(Mr Byers) The other option, as I think I said when I gave evidence before the Committee before, is to take the steps that we are talking now to lay the foundations for improving the public transport system, and whether it is in terms of rail or bus network we have to take those steps and we are doing that. That is one of the reasons why I want to see the 10 Year Plan, the money spent in a way which sees more money coming upfront, so that during the course of the 10 Year Plan we can see those improvements coming in to the public transport system so that motorists will have a genuine choice as to whether or not they drive their car, get the bus or the train.

Miss Mcintosh

  664. Your targets, you say, are an 80 per cent increase in rail freight and a 50 per cent increase in rail passenger quantities. Have you fallen considerably behind that rail freight target because of the EWS difficulties, and the French security problems since November last year?
  (Mr Byers) There is no doubt that what has been happening in relation to freight coming in from France has distorted the figures considerably and, if that was to continue, then it would have a severely detrimental effect on achieving that target.

  665. So what pressure are you putting on the French authorities to stop the situation to make sure that, rather than it just being between 9 at night and 3 in the morning, there are provisions to enable the rail freight to continue?
  (Mr Byers) We are pointing out to the French authorities that they have a real responsibility to secure the boundaries to allow freight to go through in a way which is compatible with their obligations, and also to ensure that we do not see people using it as a way of illegally entering our country. The French have given certain commitments about the steps they will take; we have to hold them to that and we have to make sure that, when a fence is constructed it is constructed in such a way that it is strong and cannot be pulled down, but by a few—50 or so—people, and it has to be properly policed.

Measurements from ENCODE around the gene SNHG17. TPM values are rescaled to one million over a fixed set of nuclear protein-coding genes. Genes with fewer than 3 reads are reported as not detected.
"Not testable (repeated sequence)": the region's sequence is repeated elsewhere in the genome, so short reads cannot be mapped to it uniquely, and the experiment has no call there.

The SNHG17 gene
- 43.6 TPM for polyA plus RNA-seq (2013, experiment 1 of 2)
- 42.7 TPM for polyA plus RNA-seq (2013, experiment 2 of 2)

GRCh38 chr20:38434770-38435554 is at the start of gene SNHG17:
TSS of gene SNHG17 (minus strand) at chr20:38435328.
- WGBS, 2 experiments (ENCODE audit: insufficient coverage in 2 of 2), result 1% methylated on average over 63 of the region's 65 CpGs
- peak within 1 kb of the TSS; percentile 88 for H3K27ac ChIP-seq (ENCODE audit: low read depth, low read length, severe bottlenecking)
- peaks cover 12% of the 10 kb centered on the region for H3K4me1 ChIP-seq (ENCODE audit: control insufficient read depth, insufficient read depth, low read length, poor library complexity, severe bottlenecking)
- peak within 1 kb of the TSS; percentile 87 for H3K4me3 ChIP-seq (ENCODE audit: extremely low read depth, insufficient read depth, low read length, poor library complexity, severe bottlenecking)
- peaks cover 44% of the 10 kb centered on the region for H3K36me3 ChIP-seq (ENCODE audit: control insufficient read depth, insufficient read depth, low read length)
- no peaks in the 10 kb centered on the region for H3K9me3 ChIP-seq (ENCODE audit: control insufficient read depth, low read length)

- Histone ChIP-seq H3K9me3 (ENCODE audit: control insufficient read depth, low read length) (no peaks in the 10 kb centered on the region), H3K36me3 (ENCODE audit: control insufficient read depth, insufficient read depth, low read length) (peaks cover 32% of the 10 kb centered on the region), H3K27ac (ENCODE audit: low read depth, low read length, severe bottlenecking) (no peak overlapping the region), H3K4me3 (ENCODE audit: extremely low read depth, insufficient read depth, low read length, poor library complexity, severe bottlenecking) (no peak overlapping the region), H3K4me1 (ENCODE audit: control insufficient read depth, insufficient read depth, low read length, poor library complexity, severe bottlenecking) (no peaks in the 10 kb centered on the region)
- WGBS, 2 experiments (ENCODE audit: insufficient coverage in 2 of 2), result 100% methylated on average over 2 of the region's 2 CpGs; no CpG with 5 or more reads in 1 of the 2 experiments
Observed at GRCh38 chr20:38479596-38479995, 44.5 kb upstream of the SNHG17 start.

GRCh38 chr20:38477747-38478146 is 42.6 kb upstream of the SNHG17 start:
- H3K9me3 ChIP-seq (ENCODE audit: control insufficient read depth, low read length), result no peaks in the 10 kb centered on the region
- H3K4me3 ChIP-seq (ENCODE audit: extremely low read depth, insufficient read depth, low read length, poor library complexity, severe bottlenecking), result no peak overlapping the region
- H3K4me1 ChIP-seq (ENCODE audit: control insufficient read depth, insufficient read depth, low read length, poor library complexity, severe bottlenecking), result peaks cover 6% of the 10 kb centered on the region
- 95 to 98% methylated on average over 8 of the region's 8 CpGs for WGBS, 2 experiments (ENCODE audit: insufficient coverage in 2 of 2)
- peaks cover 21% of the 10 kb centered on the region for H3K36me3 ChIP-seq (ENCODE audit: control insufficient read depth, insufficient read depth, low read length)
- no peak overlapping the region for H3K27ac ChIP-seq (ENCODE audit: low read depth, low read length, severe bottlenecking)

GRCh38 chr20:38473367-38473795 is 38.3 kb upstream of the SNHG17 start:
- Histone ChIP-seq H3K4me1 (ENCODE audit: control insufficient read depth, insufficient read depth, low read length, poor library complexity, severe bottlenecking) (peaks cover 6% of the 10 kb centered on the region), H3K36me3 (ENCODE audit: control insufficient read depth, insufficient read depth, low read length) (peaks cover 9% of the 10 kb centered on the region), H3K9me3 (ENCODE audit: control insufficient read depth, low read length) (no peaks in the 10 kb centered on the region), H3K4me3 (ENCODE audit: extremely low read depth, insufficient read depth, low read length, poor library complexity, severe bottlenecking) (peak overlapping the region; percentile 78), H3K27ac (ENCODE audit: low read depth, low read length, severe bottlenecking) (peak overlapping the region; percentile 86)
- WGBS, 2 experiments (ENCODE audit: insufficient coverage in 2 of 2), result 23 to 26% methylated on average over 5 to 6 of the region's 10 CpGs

666. The CRS are not known for their diplomatic approach to policing and, if they decide to clear an area, they do it with some efficacy—I put it no higher.
  (Mr Byers) They do, yes.

  667. Why is it we are still hanging on waiting for the French government to take some real action? It is no use putting people along the track if they do not operate against the people climbing the fences and bringing them down. This is putting British drivers at risk, and the actual would-be travellers themselves at risk.
  (Mr Byers) I share the frustration of the Committee about the failure of the French authorities to address this in an effective way. They have the means: they have the ability to deal with it: for whatever reason they have failed to treat this as seriously as they should—

  668. But there are firms in my constituency going bankrupt because of the inability of the French to take action.
  (Mr Byers) And there are firms up and down the country facing those difficulties so we need to make sure the French authorities recognise their responsibility. This will be raised—and is being raised—at the highest levels to make sure that the French take this seriously, and we will continue to do that. I share the frustration of the Committee and this has taken a lot of my time, and it has taken some of the Prime Minister's time, to get the French authorities to look at this seriously, and they have a responsibility and I think most of us—

  669. But how long has that process taken?
  (Mr Byers) It has taken too long, to be very frank, but we will continue to make representations to the French authorities so that they will see that they have to act and take this matter seriously.

Miss Mcintosh